How Passport Extension respects your privacy
June 19, 2022
What you see and do on your browser new tab page touches on 2 cornerstones of privacy: what you search for, and the webpages you’re about to load. Each browser’s extension store has different levels of scrutiny applied to the extensions that they accept into the store. Many developers use 3rd-party code for things like analytics, which often means privacy-compromising options such as Google Analytics. Beyond that, they also use many open-source libraries for features they don’t feel like building, and these are oftentimes as trivial as pop-overs or modals or various animations. All of these are allowed with no auditing of the privacy or security implications.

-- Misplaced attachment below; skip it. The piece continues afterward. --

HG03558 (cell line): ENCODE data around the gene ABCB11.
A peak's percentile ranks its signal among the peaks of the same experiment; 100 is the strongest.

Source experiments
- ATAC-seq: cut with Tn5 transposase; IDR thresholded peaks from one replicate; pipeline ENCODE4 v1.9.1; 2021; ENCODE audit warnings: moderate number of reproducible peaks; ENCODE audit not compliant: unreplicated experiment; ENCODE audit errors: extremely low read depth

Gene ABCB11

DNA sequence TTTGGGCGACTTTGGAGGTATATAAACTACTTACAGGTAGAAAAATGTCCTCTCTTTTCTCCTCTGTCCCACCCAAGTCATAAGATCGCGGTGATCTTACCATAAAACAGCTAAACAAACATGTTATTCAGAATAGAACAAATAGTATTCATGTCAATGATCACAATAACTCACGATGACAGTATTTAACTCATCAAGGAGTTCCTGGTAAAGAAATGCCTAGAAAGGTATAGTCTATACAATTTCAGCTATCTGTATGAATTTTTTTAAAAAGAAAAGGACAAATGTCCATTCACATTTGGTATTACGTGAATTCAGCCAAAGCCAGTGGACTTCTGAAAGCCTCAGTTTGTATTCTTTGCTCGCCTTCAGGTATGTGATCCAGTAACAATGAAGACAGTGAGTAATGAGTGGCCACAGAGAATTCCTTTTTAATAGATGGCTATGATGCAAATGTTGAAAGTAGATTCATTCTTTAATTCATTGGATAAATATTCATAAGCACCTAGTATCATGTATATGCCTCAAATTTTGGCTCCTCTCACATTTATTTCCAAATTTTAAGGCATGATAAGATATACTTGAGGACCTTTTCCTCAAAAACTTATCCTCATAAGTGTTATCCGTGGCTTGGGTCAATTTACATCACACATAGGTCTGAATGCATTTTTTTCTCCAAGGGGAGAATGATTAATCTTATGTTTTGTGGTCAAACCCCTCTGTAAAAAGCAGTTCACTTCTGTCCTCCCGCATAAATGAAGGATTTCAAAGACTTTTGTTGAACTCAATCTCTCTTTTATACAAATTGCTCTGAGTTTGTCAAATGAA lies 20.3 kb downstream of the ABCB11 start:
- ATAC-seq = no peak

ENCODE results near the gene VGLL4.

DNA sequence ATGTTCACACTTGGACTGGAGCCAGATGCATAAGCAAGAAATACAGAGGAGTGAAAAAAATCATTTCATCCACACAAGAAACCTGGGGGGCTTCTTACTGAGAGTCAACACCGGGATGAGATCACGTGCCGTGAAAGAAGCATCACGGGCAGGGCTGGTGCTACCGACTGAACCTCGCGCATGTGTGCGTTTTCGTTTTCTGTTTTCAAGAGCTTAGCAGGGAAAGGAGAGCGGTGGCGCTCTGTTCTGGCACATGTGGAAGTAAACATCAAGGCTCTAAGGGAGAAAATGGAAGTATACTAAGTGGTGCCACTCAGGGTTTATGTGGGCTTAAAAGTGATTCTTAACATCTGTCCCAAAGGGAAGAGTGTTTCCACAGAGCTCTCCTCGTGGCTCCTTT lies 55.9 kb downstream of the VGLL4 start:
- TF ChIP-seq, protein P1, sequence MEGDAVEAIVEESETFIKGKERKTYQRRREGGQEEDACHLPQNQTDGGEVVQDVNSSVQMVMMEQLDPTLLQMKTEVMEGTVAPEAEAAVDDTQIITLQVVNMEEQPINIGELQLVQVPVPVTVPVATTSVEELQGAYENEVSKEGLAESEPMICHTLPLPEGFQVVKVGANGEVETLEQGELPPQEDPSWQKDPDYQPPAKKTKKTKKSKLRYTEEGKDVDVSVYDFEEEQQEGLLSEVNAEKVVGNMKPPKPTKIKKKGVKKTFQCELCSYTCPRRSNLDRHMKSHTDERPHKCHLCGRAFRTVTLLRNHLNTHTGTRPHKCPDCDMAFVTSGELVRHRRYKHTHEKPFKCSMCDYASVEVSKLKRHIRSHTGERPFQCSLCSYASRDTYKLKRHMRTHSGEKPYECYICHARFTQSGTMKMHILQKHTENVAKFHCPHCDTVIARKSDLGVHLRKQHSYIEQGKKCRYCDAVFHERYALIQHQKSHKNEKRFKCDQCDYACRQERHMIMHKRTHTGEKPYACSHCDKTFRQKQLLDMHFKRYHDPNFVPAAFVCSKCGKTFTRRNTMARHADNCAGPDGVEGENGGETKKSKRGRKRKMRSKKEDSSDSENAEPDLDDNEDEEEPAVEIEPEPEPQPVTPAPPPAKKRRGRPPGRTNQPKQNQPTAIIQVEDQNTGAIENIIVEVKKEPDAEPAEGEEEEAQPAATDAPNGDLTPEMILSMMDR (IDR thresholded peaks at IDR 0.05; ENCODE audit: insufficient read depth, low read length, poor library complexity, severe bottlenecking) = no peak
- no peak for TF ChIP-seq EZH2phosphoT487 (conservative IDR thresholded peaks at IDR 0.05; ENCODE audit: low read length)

To protect your time and privacy, Passport takes a different approach: load very few external libraries so that Passport is always speedy, and use a privacy-safe analytics solution from Plausible. Plausible is a fast, GDPR-compliant analytics library. Anyone can audit its open-source code.
Plausible is used in Passport to understand some very basic usage patterns: how many unique users there are across all the browsers that are supported, and how many times they open the extension. There’s a few additional details like your OS and device type, but that’s it. There’s no way to know who you are, even if you have Passport on multiple devices on the same computer. What’s more, your analytics data is entirely stored in the EU where it’s under the world’s strictest privacy laws.
As we near the Summer Release with more widgets and premium upgrades, you’ll see that the focus of the extension is entirely about building useful things for your daily life (particularly as we enable privacy-sensitive widgets that use your location, like Weather) – not compromising or selling your data.